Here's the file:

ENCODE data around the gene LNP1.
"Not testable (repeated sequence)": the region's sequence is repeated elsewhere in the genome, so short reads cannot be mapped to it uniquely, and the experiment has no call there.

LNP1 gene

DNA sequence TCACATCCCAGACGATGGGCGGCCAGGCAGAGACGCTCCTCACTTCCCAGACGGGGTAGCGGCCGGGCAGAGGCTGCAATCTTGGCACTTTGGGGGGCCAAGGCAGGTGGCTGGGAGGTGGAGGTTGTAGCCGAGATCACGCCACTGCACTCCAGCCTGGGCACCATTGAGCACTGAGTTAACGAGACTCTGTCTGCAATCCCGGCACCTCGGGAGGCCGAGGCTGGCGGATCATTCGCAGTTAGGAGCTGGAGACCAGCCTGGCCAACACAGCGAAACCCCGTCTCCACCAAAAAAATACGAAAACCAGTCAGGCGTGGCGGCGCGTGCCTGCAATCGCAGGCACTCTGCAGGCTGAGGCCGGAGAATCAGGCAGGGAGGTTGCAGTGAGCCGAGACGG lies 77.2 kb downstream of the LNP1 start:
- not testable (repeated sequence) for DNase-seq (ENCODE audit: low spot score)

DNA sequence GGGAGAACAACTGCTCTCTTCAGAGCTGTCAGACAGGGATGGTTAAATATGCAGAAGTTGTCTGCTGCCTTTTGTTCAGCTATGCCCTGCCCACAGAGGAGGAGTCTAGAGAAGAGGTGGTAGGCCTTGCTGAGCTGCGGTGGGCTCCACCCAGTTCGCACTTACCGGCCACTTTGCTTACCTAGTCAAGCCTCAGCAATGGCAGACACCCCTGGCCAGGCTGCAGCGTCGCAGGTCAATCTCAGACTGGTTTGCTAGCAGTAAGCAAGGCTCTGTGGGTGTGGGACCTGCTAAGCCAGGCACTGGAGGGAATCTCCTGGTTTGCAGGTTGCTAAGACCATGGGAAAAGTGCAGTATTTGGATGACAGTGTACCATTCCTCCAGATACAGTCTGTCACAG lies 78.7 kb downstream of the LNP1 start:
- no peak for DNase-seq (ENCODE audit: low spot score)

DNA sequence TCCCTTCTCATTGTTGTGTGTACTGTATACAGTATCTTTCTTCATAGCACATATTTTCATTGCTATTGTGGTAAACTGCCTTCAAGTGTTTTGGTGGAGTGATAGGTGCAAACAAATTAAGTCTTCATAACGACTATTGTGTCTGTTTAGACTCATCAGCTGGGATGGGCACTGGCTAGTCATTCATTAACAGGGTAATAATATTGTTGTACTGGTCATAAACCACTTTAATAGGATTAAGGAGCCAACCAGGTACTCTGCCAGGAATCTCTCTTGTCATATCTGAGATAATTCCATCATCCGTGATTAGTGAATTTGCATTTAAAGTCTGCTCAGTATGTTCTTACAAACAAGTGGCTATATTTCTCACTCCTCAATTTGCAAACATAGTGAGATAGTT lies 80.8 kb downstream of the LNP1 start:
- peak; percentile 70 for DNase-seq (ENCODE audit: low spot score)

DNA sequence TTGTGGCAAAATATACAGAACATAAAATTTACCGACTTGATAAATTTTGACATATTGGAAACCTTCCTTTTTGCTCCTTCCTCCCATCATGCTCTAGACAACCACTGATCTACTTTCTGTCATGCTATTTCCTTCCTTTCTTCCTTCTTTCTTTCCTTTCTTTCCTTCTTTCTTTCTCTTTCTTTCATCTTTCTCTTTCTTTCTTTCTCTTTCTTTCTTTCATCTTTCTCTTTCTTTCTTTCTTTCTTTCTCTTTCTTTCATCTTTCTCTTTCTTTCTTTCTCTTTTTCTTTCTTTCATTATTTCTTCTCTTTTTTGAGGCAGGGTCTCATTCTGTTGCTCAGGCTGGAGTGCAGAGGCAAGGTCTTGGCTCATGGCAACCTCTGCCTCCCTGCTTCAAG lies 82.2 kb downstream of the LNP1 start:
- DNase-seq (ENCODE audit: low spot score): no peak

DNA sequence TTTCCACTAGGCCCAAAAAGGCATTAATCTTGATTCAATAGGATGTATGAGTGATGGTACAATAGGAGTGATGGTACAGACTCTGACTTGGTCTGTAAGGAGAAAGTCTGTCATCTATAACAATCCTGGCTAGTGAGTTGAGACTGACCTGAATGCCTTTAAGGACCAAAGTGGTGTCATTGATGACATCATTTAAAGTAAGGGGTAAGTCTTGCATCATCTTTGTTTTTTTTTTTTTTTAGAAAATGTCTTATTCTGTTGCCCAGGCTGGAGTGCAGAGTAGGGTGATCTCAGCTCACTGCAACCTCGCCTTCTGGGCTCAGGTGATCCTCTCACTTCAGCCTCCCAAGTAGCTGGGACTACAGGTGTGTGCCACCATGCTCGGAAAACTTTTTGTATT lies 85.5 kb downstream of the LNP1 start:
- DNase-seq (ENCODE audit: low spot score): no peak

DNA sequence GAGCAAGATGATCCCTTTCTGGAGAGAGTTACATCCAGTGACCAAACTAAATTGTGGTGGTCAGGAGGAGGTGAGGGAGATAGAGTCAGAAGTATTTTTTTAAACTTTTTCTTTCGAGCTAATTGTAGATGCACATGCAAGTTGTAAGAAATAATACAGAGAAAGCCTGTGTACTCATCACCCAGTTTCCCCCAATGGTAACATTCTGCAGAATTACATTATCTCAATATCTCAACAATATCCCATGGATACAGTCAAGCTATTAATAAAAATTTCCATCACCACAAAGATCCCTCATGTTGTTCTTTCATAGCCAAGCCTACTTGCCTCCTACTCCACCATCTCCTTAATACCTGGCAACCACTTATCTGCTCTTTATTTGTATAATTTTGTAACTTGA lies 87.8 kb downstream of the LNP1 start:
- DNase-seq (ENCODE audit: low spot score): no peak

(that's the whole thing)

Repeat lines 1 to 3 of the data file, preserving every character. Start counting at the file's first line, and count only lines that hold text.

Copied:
ENCODE data around the gene LNP1.
"Not testable (repeated sequence)": the region's sequence is repeated elsewhere in the genome, so short reads cannot be mapped to it uniquely, and the experiment has no call there.

LNP1 gene